Level-Funding – the best of both worlds (for the right employer)
At its simplest level, level-funding is the smaller version of self-funding for groups in the small employer range (10-500 FTEs) in regard to they do not have to be community rated. These plans are typically carried out and administered by a subsidiary of a fully-insured carrier.
Typically, with level-funded the employer pays premiums like a fully-insured plan each month and the carrier administers claims like a fully-insured plan. What the carrier then does on the back end is allocate that amount to administrative fees, maximum expected claims, and reinsurance just like self-funded groups on behalf of the employer.
Sometimes, because of this they are referred to as partially self-funded because the carrier and the employer split the saved amount claims.
Both the self-funded and level-funded plans for small employers, avoid the community rating, which can save employers and employees money, but only if the costs of its claims stay as low as the cost-per-employee.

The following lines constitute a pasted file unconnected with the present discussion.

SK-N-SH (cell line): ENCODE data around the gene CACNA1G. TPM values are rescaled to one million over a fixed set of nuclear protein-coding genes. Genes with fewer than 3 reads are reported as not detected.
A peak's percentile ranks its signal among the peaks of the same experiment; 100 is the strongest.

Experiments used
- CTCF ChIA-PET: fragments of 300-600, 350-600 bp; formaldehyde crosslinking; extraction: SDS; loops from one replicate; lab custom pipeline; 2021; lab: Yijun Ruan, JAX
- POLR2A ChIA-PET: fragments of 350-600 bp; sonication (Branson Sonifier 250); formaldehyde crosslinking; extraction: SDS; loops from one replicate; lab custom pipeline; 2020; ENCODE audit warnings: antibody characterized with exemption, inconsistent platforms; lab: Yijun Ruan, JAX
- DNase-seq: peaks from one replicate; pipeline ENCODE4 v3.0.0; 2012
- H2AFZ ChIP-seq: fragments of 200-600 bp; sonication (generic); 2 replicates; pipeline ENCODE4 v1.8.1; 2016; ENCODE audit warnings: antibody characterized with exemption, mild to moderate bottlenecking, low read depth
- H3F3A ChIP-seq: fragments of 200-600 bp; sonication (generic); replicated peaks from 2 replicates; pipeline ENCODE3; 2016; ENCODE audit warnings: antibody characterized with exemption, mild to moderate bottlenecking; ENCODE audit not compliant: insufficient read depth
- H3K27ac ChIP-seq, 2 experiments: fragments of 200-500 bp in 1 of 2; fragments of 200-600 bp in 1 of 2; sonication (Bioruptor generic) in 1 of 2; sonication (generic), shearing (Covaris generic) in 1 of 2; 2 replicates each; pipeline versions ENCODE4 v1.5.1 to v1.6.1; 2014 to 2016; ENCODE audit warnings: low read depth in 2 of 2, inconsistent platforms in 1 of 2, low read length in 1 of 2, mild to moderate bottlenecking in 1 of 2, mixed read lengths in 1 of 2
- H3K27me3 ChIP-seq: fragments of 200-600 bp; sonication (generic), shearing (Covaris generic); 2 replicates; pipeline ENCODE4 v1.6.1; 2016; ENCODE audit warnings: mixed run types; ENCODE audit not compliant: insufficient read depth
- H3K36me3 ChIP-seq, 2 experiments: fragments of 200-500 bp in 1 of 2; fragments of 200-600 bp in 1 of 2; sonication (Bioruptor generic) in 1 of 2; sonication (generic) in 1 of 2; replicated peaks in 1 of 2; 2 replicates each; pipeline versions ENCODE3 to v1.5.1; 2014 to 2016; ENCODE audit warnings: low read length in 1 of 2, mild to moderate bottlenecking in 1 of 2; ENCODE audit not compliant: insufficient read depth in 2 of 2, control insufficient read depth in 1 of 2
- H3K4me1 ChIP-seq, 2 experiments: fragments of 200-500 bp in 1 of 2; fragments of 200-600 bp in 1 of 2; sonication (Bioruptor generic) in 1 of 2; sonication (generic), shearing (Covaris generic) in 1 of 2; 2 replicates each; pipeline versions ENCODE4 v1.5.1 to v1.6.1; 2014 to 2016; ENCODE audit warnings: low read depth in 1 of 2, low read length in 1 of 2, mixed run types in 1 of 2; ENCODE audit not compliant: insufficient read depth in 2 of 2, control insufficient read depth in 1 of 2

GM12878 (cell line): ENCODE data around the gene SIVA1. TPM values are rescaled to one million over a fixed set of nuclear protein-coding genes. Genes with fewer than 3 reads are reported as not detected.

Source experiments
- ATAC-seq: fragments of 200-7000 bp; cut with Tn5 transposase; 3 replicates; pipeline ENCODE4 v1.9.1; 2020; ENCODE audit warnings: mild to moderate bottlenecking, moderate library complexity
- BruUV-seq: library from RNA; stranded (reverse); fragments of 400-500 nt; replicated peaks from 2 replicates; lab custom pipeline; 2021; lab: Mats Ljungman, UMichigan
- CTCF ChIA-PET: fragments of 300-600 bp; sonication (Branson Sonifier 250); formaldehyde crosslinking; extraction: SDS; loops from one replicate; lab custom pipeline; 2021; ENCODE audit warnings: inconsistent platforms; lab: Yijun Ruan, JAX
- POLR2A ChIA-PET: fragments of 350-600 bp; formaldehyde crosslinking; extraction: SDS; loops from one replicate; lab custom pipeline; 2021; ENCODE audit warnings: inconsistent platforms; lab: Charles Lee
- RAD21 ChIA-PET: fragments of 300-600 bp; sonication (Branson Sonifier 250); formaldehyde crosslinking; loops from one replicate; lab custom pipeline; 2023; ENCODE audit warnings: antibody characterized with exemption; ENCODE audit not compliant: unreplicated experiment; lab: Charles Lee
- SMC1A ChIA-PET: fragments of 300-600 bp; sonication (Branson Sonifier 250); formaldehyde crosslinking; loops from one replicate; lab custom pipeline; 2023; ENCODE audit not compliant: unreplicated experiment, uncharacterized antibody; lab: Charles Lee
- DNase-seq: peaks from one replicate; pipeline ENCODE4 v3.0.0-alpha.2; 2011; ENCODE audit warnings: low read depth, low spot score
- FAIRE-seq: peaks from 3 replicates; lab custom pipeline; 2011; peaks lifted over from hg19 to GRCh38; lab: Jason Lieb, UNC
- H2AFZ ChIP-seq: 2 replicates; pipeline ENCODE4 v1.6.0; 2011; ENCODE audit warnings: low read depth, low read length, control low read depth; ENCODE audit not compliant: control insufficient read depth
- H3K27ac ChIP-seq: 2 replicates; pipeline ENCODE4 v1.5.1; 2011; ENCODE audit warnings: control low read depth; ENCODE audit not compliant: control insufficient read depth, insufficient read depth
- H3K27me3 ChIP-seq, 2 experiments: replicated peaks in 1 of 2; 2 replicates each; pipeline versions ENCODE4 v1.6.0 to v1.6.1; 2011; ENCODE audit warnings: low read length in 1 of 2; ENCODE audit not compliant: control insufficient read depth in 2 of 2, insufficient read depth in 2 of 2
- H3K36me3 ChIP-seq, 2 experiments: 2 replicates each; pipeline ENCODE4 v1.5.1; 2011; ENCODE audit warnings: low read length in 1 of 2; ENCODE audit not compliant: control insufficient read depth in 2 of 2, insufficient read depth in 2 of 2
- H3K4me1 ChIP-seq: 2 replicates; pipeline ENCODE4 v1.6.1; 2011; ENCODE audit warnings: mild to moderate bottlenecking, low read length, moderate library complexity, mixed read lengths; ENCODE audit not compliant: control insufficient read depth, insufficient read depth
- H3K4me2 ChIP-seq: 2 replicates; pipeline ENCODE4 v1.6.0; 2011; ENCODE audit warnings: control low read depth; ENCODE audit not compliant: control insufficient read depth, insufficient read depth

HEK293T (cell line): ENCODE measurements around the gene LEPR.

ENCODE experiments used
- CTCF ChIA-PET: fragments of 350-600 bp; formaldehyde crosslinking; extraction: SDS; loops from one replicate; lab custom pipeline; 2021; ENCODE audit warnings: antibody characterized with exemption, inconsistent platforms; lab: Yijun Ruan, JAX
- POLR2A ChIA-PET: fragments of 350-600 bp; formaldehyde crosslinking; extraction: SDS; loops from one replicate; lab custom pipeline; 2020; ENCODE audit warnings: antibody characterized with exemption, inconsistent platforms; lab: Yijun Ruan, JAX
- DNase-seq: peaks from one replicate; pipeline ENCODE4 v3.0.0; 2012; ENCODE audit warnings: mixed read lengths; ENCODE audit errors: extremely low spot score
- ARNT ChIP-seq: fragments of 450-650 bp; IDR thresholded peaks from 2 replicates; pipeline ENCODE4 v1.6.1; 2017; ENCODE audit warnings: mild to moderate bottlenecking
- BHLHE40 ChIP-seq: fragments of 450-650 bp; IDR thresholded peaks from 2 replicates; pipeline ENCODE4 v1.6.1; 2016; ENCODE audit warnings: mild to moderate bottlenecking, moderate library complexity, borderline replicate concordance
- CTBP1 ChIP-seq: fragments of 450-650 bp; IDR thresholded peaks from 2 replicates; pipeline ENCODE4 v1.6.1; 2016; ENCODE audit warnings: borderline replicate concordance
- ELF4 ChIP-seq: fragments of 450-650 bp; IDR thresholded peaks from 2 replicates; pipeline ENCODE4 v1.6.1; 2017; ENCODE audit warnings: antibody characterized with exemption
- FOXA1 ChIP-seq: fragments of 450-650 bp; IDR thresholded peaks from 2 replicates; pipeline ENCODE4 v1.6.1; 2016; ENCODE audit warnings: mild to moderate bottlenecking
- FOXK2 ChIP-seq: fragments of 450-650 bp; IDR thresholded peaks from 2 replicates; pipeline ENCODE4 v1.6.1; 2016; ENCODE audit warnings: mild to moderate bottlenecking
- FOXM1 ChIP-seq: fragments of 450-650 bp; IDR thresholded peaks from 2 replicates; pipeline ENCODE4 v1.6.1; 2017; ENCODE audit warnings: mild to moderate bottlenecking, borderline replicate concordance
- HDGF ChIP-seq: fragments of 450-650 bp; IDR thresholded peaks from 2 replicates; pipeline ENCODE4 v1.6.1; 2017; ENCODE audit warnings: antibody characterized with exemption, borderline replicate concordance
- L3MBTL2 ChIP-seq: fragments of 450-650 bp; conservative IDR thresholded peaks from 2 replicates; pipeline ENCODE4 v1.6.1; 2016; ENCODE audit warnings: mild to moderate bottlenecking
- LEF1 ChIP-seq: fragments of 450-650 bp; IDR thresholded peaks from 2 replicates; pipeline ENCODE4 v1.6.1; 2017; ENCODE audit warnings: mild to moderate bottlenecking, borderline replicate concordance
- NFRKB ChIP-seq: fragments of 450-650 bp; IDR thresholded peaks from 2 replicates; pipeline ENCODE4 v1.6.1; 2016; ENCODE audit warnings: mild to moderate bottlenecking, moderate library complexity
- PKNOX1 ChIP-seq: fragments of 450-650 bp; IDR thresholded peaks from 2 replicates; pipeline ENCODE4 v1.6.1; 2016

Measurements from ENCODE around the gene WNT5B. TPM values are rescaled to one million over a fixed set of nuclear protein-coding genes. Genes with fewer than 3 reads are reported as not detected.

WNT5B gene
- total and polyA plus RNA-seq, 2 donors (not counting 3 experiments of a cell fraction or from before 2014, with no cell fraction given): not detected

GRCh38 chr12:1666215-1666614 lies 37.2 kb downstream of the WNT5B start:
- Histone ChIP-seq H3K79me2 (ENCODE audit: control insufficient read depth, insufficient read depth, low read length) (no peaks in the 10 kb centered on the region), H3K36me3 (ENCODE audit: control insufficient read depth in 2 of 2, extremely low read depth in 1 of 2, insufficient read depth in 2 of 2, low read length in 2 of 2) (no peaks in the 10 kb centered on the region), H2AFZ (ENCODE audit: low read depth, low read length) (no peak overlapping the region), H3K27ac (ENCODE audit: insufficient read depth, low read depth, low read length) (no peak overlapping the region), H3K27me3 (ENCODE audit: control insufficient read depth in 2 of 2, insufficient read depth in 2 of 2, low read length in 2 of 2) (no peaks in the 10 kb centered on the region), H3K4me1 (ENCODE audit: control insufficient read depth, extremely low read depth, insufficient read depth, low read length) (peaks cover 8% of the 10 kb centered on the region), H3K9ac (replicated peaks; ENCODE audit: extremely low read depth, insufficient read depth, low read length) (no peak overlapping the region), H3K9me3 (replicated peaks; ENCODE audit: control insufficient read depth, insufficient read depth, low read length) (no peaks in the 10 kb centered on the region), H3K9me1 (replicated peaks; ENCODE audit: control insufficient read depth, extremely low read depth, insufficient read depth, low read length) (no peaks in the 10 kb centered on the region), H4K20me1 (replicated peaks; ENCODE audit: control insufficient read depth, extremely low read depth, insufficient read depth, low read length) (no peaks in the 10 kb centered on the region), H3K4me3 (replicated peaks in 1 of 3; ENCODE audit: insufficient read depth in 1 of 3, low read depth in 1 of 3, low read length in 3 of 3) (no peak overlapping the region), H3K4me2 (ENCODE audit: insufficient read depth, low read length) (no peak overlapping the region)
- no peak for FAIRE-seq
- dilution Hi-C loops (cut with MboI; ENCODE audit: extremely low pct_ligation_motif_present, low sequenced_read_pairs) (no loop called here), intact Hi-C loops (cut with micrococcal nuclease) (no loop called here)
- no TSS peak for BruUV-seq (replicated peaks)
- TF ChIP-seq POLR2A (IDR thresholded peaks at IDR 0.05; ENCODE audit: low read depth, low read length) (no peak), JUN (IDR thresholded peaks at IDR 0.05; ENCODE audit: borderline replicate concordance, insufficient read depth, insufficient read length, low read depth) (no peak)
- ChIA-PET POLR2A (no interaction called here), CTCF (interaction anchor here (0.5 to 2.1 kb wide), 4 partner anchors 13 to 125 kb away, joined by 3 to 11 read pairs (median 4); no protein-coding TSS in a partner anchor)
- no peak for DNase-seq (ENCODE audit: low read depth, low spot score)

So which is right for my company?
An employer should always try to find a qualified licensed insurance professional to help them access their insurance needs. Typically, that would be in the form a licensed insurance broker or brokerage office, they should have access to some form of all models and carriers for which you to make the best judgment for your company as they are not tied down directly to one specific carrier.
You can make the following generalities about each model.
Fully-insured plan removes most risk from the employer and employees, but the guaranteed cost of the plan will be higher.
A self-insured plan leaves almost all risk on employer, but has the greatest chance of savings.
Level-funding attempts to combine the best of both worlds, but is really only viable for small employers or specific risks.
In conclusion, there is never a right answer, the thing to do is to ask the right questions.
How many employees do I have, and are they healthy?
What are our current benefits? What could be improved?
How much is my potential budget versus what is my maximum budget for benefits?
If we saved money, how else could we allocate those funds to grow the business?
With any quality licensed insurance broker/agent, emphasis on quality, you should be able to sit down and answer the questions to find out which kind of insurance funding best meets your needs.
This article was written by Phoenix Captive Solutions C.F.O. Blake Coats, any views or opinions do not necessarily reflect the opinions of either Phoenix Captive Solutions LLC, or any associated entities.
Feel free to write to Blake at firstname.lastname@example.org